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Custom designed zeolites make better catalysts

Zeolites synthesized with transition state mimics exhibit enhanced activity and product selectivity

by Mitch Jacoby
March 14, 2017

This model shows a transition state mimic being used as a structure-directing agent to synthesize an active zeolite catalyst.
Credit: Avelino Corma/ITQ Valencia
To make an active zeolite catalyst with pores that match the structure of a given reaction transition state (right), researchers used a transition state mimic (left) as a structure-directing agent to synthesize the zeolite.

Endowed with a network of interconnected, molecule-sized pores and channels, zeolites have been used in chemical separations, oil refining, and catalysis for decades. Yet scientists still tend to use a trial-and-error approach to find the best member of this large family of crystalline materials for a given application.

Researchers in Spain may have come up with a way to shorten and reduce the cost of that time-consuming search process. Their strategy is to tailor-make zeolite catalysts with pores that closely match the proposed transition state structure of a given reaction. They find that the customized zeolite outperforms commercial zeolite catalysts commonly used for that reaction (Science 2017, DOI: 10.1126/science.aal0121).

In one example of this approach, the team, which was led by Avelino Corma, the director of the Institute of Chemical Technology at Polytechnic University of Valencia, produced catalysts for the production of xylene from toluene. That reaction, which is carried out commercially mainly with ZSM-5 and mordenite zeolites, converts two toluene molecules to one molecule of benzene and one of the dimethylbenzene isomers (o-, m-, or p-xylene).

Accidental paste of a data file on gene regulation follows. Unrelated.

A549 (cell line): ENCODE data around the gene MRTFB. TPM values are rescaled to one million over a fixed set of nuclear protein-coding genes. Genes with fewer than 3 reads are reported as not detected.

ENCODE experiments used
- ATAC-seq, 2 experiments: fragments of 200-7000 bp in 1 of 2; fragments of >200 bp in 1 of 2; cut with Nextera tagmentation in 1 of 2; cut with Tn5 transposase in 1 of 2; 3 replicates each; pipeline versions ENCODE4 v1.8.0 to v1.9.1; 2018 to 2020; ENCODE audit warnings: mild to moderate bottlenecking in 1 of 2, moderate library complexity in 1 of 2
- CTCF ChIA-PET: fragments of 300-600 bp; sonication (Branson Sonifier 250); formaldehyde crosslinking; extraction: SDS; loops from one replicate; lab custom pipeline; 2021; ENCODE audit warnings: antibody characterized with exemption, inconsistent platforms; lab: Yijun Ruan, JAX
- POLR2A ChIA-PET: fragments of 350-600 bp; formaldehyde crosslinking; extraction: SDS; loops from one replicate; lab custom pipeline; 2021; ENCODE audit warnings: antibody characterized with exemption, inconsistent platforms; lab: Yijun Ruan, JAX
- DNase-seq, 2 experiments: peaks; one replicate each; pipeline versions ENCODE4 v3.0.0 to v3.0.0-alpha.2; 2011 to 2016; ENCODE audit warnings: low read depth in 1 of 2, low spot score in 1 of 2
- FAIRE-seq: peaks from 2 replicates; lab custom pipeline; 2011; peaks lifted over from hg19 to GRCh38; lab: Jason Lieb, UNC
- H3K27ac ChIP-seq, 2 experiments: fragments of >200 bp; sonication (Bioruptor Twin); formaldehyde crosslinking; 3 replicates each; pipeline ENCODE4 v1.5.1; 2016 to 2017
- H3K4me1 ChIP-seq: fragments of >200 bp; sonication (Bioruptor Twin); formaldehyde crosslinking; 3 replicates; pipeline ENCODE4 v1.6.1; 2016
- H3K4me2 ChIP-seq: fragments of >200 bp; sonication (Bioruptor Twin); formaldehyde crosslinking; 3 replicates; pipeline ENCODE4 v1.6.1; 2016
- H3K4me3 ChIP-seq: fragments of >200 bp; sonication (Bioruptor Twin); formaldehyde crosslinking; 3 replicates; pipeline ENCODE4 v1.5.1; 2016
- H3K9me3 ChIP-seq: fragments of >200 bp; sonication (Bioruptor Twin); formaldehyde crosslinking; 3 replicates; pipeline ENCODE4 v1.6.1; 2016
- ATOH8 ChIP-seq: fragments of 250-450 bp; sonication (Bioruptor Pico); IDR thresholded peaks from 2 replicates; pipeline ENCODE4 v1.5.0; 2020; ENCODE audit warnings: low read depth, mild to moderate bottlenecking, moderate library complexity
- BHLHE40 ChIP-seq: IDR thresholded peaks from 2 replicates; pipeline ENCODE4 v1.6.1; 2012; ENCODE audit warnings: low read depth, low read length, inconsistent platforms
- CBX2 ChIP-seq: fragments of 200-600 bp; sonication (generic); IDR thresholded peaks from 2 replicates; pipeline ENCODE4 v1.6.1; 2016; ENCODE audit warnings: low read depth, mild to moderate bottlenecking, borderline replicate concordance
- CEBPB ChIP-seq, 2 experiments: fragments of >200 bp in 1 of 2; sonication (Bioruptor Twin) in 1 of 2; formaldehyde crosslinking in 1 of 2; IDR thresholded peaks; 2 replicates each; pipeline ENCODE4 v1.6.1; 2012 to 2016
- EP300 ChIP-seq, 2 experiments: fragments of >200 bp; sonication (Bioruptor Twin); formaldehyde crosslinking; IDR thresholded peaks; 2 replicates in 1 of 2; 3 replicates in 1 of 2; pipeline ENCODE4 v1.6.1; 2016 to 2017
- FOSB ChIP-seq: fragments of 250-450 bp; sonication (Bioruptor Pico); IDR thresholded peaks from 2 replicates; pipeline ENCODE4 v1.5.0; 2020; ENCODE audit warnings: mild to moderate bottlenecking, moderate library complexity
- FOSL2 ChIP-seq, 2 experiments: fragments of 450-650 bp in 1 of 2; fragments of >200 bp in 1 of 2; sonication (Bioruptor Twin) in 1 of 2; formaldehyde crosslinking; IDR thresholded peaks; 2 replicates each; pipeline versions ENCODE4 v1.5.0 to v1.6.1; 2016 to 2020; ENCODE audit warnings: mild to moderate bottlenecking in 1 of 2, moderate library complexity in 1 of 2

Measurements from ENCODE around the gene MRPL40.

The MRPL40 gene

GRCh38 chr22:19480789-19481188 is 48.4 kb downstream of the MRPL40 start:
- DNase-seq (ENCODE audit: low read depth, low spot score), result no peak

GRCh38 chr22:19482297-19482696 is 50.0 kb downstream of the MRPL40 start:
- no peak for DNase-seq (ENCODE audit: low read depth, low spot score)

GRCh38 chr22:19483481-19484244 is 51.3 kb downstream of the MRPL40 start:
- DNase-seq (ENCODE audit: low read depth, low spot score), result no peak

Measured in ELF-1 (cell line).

Based on earlier studies, researchers have proposed that the reaction proceeds by way of a transition state featuring a complex made of two phenyl rings joined by a positively charged carbon atom. A zeolite catalyst would need pores big enough to accommodate that structure, which is larger than the reactants and the products.

So the Valencia team selected a diphenylphosphonium compound that closely mimics the structure and charge of the transition state and used it as a structure directing agent (SDA) to synthesize a zeolite. All zeolites are aluminosilicate minerals. The team produced their zeolite catalyst, called ITQ-27, by allowing the mineral to crystallize around the diphenylphosphonium molecules. They then heated the zeolite to remove the organic material, leaving an aluminosilicate frame with pores matching the SDA and the transition state structure.

Then the team compared the performance of ITQ-27 with that of ZSM-5, mordenite, and other zeolites. They found that although some of the zeolites had a larger number of catalytic sites than ITQ-27, the custom-made ITQ-27 was the most active catalyst. It was also as selective or more selective, meaning it produced fewer by-products, than the other catalysts.

In another example of the transition state strategy, Corma and coworkers successfully synthesized zeolites for ethylbenzene isomerization.

This approach, which represents “a new paradigm in zeolite science, may accelerate discovery of highly active and selective zeolite catalysts,” says Roberto Millini, a specialist in materials chemistry and catalysis at Eni, an oil and gas company based in Italy.

Millini notes that in addition to improving the efficiency of petrochemical processes, this strategy may enable new applications for crystalline porous materials. For example, these materials may provide environmentally benign routes for converting biomass to biofuels and chemicals.



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